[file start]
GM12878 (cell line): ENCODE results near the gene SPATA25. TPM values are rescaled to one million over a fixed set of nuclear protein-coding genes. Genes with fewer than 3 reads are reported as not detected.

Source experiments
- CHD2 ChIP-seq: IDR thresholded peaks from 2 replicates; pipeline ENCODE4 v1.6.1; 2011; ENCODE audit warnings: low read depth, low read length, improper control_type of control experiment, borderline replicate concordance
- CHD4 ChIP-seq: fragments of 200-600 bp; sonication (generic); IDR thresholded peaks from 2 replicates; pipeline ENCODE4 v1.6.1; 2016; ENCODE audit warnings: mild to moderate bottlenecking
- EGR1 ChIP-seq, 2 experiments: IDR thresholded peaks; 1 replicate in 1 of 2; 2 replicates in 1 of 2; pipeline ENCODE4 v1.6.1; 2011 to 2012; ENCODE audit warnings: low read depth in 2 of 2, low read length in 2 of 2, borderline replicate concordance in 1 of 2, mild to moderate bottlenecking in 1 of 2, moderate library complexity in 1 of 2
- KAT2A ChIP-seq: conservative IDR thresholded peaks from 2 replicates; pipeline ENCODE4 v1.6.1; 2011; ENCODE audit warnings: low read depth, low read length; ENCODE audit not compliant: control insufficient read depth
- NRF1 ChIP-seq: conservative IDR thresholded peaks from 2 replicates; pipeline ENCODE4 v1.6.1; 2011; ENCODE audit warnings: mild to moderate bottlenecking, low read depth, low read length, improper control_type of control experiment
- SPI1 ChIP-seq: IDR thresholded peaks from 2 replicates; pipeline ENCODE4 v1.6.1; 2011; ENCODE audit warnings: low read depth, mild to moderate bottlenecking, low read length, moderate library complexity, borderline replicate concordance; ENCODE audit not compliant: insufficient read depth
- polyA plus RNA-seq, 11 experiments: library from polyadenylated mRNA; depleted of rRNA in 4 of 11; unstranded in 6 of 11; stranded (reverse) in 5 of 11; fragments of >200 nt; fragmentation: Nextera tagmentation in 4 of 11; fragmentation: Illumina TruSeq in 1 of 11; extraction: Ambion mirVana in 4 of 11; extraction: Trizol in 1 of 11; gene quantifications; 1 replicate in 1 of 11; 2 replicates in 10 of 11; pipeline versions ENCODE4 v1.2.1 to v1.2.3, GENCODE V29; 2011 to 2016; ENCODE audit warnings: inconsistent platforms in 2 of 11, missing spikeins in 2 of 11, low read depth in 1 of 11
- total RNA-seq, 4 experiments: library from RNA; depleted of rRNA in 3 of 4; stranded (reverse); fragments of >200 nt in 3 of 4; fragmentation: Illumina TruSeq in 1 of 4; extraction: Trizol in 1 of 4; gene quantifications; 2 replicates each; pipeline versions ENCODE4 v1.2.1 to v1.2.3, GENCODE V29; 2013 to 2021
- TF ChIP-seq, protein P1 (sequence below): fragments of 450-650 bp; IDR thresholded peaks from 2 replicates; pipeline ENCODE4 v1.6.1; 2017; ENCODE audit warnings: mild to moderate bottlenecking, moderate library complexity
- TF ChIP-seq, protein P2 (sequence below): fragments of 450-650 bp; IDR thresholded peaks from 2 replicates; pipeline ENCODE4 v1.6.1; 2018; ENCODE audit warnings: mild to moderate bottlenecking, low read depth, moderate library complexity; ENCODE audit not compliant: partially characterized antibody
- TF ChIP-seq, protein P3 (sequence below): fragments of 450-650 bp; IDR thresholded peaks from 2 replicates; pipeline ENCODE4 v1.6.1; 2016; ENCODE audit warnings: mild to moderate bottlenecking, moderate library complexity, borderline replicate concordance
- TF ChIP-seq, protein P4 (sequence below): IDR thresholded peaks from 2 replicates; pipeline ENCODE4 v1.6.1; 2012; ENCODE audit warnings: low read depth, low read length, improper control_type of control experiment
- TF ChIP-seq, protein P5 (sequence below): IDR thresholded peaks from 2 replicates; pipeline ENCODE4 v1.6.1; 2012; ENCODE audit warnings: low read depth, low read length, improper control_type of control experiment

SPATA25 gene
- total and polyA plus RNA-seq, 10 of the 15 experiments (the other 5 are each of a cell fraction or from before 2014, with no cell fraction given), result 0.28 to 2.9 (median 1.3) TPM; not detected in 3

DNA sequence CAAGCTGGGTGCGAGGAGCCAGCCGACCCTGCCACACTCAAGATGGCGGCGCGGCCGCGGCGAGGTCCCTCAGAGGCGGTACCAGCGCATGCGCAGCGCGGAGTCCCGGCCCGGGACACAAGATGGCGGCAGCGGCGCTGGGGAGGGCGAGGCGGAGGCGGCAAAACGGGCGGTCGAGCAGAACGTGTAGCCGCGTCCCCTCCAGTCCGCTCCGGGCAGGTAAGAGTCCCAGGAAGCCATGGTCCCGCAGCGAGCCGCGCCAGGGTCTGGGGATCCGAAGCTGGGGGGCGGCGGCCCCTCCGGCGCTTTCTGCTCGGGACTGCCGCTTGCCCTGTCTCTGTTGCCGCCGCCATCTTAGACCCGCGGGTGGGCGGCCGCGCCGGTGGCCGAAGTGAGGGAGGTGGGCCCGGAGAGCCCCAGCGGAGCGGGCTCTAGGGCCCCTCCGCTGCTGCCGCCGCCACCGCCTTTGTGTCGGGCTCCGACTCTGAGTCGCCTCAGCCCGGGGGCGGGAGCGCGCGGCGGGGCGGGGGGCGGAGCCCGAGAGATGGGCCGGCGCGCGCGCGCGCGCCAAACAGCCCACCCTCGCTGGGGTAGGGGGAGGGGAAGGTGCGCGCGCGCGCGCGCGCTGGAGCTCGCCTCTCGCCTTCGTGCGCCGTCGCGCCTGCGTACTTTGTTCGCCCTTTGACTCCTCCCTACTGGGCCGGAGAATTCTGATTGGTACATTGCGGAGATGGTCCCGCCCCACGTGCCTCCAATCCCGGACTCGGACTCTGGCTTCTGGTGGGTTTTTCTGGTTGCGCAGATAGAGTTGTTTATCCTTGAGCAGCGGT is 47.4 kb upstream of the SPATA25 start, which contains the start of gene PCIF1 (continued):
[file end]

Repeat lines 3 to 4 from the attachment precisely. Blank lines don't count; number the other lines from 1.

- CHD2 ChIP-seq: IDR thresholded peaks from 2 replicates; pipeline ENCODE4 v1.6.1; 2011; ENCODE audit warnings: low read depth, low read length, improper control_type of control experiment, borderline replicate concordance
- CHD4 ChIP-seq: fragments of 200-600 bp; sonication (generic); IDR thresholded peaks from 2 replicates; pipeline ENCODE4 v1.6.1; 2016; ENCODE audit warnings: mild to moderate bottlenecking